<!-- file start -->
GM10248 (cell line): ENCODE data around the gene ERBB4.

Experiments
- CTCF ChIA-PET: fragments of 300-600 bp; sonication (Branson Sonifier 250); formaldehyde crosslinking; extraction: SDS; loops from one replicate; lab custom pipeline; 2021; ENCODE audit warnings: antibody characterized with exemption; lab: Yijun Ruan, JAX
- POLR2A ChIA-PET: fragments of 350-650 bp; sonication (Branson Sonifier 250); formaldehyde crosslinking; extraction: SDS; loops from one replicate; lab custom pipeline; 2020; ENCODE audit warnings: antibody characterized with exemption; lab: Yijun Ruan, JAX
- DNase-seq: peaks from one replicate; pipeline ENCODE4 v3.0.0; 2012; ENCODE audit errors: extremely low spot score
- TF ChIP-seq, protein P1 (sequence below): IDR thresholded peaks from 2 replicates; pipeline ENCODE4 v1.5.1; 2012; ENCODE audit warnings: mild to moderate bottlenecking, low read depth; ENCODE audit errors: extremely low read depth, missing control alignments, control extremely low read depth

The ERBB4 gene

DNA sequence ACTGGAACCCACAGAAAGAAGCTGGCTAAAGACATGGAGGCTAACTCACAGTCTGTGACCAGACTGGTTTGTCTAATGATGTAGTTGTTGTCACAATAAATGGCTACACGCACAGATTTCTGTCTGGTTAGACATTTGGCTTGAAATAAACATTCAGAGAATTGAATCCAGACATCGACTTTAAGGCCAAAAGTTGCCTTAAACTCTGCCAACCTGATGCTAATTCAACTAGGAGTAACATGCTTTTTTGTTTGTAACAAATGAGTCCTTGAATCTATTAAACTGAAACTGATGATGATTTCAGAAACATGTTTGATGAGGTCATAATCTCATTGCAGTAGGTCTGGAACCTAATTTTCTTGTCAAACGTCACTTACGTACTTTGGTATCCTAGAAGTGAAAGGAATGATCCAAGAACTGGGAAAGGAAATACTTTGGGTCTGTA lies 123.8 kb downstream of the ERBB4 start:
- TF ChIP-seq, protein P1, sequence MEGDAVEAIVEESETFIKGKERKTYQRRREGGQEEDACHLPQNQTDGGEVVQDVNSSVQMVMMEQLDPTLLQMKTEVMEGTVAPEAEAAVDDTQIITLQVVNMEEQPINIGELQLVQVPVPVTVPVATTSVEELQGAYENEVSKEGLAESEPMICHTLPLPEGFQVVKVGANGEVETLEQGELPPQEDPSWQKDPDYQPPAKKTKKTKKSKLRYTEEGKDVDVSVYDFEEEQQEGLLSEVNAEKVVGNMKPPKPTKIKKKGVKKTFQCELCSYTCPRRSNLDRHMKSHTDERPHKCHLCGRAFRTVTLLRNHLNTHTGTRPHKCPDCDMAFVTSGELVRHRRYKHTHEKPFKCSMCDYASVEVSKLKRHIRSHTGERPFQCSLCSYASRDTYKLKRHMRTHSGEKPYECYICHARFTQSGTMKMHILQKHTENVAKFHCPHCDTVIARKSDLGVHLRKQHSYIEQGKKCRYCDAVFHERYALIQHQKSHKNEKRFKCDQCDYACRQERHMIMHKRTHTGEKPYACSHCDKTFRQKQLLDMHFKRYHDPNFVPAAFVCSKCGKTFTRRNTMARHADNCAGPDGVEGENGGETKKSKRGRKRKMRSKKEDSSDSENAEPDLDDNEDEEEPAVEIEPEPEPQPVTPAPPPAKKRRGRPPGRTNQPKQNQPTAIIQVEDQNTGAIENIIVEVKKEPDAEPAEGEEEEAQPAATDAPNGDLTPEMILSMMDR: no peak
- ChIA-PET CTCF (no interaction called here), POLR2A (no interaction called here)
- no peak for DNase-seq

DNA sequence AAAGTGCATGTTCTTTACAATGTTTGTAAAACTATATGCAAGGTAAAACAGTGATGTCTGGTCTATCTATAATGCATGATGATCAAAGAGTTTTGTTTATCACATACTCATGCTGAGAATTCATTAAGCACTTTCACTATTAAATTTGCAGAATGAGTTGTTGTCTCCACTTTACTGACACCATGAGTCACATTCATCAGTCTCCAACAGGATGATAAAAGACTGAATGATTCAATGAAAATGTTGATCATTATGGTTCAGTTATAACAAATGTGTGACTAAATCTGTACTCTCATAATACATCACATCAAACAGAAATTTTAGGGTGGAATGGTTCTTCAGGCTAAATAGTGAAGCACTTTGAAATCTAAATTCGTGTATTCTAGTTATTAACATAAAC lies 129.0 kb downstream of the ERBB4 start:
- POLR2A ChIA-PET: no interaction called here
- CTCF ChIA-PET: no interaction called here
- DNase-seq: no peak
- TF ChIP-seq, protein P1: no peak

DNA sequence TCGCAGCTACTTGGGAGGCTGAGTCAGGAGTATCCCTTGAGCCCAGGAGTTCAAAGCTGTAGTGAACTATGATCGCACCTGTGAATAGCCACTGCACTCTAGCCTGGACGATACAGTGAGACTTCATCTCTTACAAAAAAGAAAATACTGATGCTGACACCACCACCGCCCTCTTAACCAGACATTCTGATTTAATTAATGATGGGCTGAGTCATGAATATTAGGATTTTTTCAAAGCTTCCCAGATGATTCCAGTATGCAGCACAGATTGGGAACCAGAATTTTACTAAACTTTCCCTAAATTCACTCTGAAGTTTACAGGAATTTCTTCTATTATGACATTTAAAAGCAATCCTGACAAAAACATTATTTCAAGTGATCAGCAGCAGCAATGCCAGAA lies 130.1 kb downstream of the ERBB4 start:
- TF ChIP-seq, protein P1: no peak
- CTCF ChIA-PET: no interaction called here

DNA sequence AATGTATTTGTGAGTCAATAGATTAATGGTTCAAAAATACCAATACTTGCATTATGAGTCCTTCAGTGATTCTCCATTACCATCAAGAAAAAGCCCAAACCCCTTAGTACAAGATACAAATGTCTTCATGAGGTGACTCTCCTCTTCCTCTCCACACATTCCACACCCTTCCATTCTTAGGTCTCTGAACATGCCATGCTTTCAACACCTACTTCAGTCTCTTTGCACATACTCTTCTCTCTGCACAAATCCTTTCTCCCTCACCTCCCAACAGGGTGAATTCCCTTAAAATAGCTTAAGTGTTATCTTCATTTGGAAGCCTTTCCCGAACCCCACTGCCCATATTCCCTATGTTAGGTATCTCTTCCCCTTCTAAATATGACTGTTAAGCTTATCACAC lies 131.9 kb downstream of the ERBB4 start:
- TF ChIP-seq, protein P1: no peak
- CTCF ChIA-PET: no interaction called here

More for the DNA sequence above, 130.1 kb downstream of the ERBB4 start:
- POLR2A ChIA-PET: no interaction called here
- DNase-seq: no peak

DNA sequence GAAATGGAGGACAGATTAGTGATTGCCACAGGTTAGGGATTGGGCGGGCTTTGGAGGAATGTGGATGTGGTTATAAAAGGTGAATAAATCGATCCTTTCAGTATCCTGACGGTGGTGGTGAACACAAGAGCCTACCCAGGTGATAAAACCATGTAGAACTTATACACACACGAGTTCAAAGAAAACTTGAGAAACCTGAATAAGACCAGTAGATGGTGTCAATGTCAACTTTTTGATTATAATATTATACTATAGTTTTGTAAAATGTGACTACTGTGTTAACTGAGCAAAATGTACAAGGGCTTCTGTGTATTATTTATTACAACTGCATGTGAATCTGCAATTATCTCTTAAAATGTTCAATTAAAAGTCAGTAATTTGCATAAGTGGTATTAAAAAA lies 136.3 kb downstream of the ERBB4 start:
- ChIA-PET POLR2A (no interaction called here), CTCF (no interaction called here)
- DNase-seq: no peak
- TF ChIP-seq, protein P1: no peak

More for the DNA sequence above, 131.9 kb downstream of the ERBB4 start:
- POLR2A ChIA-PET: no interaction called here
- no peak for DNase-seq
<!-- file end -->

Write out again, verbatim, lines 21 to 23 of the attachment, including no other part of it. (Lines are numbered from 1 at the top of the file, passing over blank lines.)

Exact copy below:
- TF ChIP-seq, protein P1: no peak
- CTCF ChIA-PET: no interaction called here

More for the DNA sequence above, 130.1 kb downstream of the ERBB4 start: